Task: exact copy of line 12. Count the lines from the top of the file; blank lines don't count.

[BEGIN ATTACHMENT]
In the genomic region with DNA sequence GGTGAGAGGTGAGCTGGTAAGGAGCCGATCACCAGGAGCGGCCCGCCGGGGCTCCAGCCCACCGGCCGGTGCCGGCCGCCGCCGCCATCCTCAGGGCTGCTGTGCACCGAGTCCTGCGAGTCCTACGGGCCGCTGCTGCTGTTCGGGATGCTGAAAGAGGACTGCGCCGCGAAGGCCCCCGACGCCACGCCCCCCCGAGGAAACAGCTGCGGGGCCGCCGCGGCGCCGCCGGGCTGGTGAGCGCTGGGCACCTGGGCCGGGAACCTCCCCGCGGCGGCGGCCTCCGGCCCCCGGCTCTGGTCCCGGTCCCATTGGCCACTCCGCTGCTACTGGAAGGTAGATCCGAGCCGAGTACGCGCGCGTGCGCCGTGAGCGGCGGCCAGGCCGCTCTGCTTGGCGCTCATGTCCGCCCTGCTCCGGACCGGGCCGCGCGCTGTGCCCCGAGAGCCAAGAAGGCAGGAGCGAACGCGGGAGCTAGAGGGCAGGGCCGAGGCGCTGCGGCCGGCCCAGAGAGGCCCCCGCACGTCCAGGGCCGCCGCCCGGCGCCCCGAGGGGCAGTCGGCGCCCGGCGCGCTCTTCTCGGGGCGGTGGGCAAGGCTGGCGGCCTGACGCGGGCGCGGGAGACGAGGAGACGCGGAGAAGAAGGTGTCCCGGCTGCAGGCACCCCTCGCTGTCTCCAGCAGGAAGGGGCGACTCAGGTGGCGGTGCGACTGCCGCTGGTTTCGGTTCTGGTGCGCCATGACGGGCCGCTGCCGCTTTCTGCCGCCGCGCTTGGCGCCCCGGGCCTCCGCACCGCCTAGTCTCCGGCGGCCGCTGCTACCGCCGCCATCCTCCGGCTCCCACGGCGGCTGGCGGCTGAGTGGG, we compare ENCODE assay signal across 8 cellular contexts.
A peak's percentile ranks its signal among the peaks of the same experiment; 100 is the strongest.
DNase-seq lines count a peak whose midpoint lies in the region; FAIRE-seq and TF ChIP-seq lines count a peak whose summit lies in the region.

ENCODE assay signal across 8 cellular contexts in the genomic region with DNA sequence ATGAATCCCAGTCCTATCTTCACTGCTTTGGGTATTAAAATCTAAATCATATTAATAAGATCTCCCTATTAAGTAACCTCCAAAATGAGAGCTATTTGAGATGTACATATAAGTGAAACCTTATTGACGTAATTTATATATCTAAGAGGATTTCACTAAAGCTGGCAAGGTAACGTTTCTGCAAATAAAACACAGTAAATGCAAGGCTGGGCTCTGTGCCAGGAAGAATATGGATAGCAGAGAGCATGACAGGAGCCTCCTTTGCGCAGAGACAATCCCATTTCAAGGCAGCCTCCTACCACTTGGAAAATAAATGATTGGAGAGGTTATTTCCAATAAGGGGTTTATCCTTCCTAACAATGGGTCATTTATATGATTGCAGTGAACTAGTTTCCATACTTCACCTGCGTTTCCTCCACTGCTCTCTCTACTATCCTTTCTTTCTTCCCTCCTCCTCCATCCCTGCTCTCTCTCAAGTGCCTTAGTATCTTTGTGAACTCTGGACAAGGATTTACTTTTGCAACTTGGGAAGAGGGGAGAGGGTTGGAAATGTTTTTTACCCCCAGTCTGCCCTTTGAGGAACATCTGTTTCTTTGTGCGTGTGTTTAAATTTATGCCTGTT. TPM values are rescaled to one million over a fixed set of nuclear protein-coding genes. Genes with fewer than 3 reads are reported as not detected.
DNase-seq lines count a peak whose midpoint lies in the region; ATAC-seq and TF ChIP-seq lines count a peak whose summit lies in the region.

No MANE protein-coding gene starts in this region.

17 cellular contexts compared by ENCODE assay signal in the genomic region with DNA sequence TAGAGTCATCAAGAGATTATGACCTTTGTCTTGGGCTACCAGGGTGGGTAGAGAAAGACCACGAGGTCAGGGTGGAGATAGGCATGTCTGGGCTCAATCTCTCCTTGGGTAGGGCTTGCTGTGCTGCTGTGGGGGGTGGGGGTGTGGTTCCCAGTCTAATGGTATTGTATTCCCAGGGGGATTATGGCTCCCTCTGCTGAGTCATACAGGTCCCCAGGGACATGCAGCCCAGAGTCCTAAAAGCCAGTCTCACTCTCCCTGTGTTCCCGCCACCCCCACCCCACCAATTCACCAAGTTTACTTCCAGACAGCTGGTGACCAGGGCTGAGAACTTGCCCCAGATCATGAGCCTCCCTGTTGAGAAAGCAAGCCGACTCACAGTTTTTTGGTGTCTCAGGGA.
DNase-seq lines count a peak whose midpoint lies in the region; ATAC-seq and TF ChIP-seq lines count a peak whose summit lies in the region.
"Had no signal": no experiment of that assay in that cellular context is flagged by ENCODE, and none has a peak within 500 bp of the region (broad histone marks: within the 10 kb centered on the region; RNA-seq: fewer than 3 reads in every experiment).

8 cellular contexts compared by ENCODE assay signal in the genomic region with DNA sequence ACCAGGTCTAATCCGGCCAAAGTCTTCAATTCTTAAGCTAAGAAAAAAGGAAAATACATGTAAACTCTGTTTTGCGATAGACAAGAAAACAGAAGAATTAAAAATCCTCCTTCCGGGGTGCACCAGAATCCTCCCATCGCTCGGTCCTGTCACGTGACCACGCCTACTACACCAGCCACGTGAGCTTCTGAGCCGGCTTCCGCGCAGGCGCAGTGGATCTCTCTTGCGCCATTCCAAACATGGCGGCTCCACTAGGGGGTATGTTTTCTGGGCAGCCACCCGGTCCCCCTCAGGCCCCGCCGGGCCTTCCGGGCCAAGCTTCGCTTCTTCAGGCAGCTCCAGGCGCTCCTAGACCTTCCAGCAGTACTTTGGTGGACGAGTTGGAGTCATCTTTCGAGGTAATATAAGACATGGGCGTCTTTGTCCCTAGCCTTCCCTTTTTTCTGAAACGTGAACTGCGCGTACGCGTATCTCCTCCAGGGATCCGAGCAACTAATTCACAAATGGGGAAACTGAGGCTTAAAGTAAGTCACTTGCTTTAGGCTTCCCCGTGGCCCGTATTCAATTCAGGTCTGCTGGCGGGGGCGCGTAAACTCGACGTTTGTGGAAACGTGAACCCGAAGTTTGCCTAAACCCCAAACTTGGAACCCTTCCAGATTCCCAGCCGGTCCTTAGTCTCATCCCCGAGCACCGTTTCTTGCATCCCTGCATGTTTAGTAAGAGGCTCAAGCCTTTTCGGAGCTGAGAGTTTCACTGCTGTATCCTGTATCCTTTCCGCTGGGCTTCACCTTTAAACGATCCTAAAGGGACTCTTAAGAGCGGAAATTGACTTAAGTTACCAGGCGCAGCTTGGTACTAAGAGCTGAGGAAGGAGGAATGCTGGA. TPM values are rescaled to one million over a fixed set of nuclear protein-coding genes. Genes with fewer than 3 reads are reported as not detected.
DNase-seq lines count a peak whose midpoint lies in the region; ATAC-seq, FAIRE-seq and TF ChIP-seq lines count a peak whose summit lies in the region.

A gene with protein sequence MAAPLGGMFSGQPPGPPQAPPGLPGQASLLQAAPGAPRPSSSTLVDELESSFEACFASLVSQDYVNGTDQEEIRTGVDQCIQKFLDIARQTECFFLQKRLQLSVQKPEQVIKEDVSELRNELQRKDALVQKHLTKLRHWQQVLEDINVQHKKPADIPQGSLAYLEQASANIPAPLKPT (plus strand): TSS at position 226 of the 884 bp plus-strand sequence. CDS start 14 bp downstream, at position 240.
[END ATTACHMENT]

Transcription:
A gene with protein sequence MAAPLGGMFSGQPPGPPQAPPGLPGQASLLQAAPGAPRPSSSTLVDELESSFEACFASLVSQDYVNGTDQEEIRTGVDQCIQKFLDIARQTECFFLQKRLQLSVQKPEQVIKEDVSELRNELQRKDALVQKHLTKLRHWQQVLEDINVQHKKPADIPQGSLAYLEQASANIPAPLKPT (plus strand): TSS at position 226 of the 884 bp plus-strand sequence. CDS start 14 bp downstream, at position 240.